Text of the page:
Commentary·Issue Briefing

Commentary·Issue Briefing

[ADRN Issue Briefing] The Pandemic Situation in Myanmar is Getting Worse Under the Military Government

  • 2021-08-10
  • Khine Win

ISBN  979-11-6617-197-0 95340

 [Editor’s Note]

Amid the ongoing military rule in Myanmar, the public health crisis has been reaching new heights. According to Khine Win, founder and director of Sandhi Governance Institute, hopes were high among citizens in Myanmar for a healthcare system that could aptly combat the COVID-19 pandemic upon the election of the NLD in November 2020. However, progress has been reversed and is yet stalled under the elongated military rule. Despite dire civil health and poverty predictions issued by the UNDP, World Food Programme, and other international organizations, the military government turned a blind eye to their warnings, exacerbating the ongoing health crisis. COVID-19 cases have been increasing exponentially, with the number of actual COVID-19 cases expected to be higher than official numbers. News that military rule is expected to continue into 2023 paints a dull future for the public health situation in Myanmar.

 


 

The Third Wave of COVID-19 and Myanmar

 

Since June 2021, the third wave of COVID-19 has been raging wildly in Myanmar and untold sufferings of the general public cannot be measured in merely the number of infection and fatality rates. Official data on infection and fatality mask the extent of the pandemic and the havoc wreaked by it. The contrast between infection and fatality rates and the military’s State Administration Council (SAC)’s response and deposed NLD government’s during the first and second wave of the pandemic is reflected in the news media reporting on oxygen shortages, long queues in front of pharmacies to purchase life-saving medicines for the loved ones and dead bodies at the crematorium. This article will analyze how changes in regime type and governance can have a huge impact on the socio-economic lives of ordinary people.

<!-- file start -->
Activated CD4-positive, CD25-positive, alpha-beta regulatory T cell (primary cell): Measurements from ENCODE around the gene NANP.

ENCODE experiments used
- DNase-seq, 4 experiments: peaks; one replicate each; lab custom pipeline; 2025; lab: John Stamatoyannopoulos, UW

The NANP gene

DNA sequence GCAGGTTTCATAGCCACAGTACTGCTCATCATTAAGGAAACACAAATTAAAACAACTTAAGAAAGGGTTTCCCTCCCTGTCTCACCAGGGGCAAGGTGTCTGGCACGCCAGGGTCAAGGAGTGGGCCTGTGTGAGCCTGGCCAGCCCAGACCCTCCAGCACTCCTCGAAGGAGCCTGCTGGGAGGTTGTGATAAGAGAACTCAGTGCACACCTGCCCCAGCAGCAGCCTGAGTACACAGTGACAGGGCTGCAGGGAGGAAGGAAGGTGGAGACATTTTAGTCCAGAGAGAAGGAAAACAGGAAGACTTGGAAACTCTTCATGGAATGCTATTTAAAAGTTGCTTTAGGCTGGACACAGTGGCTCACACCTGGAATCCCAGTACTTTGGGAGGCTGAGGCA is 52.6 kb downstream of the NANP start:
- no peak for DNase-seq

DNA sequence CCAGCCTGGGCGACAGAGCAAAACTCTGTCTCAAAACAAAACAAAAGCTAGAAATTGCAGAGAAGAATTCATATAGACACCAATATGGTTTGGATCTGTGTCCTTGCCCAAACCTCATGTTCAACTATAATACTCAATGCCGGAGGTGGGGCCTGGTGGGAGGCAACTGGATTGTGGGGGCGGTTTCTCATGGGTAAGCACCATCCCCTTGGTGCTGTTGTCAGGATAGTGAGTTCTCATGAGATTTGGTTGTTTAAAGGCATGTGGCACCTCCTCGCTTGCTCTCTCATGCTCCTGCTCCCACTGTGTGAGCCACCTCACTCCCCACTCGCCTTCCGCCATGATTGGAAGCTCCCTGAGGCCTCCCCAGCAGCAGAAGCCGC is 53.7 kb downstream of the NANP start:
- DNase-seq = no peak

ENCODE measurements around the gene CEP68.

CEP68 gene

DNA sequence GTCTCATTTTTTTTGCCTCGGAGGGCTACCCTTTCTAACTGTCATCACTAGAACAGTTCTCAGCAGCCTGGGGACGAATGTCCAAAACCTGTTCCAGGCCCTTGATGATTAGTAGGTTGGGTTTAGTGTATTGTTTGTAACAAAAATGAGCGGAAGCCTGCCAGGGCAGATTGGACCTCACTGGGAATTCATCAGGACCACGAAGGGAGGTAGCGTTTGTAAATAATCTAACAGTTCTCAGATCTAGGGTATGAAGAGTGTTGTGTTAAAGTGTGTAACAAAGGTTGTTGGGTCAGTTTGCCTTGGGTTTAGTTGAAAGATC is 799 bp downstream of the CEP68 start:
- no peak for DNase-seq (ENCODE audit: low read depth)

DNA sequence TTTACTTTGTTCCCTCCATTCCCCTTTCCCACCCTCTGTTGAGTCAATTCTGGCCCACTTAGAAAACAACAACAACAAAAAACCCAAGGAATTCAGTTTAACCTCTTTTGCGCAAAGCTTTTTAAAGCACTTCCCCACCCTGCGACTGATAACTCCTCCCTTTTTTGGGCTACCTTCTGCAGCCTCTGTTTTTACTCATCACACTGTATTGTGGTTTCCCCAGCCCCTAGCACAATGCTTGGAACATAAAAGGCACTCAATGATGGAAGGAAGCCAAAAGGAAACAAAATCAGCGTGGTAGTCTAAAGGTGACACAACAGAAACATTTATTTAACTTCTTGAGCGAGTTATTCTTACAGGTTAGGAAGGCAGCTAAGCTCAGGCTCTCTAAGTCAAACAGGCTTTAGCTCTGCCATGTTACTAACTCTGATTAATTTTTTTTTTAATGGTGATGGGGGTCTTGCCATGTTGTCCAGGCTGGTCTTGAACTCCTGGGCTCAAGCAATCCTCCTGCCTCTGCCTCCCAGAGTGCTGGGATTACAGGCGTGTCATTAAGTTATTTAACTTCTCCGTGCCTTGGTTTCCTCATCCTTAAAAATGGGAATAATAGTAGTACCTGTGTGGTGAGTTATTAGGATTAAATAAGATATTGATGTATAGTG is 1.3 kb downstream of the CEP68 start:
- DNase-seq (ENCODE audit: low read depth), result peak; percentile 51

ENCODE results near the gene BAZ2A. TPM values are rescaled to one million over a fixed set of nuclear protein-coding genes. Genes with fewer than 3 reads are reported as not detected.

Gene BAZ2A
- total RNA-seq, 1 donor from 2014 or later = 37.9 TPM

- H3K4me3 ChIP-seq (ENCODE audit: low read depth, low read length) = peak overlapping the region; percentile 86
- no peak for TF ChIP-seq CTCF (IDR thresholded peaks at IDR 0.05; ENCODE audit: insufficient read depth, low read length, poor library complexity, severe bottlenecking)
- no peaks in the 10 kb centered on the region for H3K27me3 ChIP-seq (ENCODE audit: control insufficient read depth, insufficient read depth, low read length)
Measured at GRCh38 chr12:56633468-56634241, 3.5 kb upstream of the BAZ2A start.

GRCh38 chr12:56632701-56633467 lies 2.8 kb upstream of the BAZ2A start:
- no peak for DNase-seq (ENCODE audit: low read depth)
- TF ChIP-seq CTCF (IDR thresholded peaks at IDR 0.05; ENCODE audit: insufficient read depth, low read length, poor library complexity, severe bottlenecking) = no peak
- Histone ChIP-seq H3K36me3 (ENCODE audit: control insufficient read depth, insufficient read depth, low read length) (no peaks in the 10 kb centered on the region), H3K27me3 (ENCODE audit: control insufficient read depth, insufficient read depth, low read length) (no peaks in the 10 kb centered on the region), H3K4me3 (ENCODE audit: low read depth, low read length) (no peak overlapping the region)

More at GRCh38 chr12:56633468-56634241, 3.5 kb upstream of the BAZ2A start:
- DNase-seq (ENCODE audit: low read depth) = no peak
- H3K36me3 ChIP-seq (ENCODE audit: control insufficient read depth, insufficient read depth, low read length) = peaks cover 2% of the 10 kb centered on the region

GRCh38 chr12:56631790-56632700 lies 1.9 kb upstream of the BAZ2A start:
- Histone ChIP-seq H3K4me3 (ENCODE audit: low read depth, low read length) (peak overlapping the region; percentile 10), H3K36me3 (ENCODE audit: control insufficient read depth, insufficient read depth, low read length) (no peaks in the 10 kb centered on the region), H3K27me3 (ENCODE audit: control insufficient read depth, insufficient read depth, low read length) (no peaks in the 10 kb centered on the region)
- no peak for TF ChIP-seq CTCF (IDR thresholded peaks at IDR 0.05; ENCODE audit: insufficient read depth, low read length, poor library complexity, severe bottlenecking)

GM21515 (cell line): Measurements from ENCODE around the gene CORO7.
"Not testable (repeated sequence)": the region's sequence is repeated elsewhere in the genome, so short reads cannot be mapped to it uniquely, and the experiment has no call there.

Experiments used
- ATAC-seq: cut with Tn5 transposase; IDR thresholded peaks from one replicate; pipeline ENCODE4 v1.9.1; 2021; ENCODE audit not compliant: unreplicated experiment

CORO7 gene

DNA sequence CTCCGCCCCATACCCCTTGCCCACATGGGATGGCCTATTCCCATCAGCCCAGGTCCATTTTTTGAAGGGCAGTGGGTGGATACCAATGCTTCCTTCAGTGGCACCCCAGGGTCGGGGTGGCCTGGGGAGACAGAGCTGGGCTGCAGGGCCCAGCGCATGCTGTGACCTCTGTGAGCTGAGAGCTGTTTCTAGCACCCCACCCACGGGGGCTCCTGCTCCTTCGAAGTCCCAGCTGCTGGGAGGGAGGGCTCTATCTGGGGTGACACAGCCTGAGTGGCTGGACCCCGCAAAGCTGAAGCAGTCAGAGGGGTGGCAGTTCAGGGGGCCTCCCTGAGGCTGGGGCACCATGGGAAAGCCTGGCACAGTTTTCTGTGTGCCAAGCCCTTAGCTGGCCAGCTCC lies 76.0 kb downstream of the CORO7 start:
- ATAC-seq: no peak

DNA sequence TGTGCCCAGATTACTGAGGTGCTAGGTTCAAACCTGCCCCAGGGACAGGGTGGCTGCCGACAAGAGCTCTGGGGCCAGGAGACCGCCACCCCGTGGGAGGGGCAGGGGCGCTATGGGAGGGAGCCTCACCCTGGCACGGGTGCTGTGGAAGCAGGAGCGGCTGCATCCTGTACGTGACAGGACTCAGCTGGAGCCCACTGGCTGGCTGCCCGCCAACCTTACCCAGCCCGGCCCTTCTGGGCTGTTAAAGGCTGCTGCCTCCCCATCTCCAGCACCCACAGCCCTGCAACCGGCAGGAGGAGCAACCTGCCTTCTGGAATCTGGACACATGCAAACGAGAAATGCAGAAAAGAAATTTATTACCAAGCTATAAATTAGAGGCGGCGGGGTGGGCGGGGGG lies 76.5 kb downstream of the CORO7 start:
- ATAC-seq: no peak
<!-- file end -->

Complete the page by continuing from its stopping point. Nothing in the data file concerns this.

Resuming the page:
2020 was a critical year for Myanmar’s democratization as the multi-party general election was scheduled to be held for the third time. If the ruling NLD and democratic parties won, it would be in line with the democracy theory of two turnovers respecting the outcomes of free and fair elections’ results. It was also crucial that the NLD-led government renew legitimacy and strengthen public mandate. Most of the people held high hopes in the post-election period because NLD was implementing Myanmar Sustainable Development Plan (2018-30) and believed improvement of socioeconomic conditions in terms of infrastructure, health and education would be accelerated.

 

Unfortunately, Myanmar could not avoid the scourge of the global pandemic and on March 23, 2020, the Government of Myanmar announced the first two cases of COVID-19 and alerted the public to prepare to overcome it. Surprisingly, all cases were imported from the West and not from China, where the pandemic started in late Dec 2019 and whereby Myanmar shares a long border.

 

The COVID-19 pandemic brought on simultaneous crises. In order to control the spread of the virus mobility and social contacts had to be limited. However, this negatively affected the economy. Therefore, governments around the world need to flatten both the pandemic and economic recession curves as advised by Pierre Olivier Gourinchas (2020)[1] depending on the resources that can be mobilized by the respective country’s government.

 

NLD Government’s Response to COVID-19

 

Developing countries have faced greater challenges in dealing with the pandemic than developed countries due to their limited fiscal space, debt burden, and fragile healthcare infrastructure. Myanmar is not an exception and because of the perennial underinvestment in the health system, Myanmar has one of the poorest healthcare systems in the Asia-Pacific region. One can only imagine how difficult it is to respond to a national-scale health crisis when Myanmar has less than 1 physician per 1000 and 9 hospital beds per 10,000 people.[2] In addition, although government expenditure on health has increased between fiscal year 2011/12 and 2017/18 from 0.19 percent to 1.1 percent of GDP, it is still low compared to neighboring countries. Additionally, private expenditure accounts for 76% of total expenditure on health which led caused poor households to fall into poverty. Therefore, if health resources are reprioritized to COVID-19 response, millions of citizens will be left without access to essential health services.[3]

 

On the economic front, although Myanmar’s public debt to GDP ratio was not at a distress level and one of the fastest-growing countries in the region, the government had limited fiscal space and monetary tools due to military rule that lasted for over two decades. The banking sector had a high level of Non-performing loans (NPLs) even before the COVID-19 pandemic despite substantial growth within the sector and despite the fact that the Central Bank of Myanmar was initiating prudential regulations to strengthen and liberalize the financial market.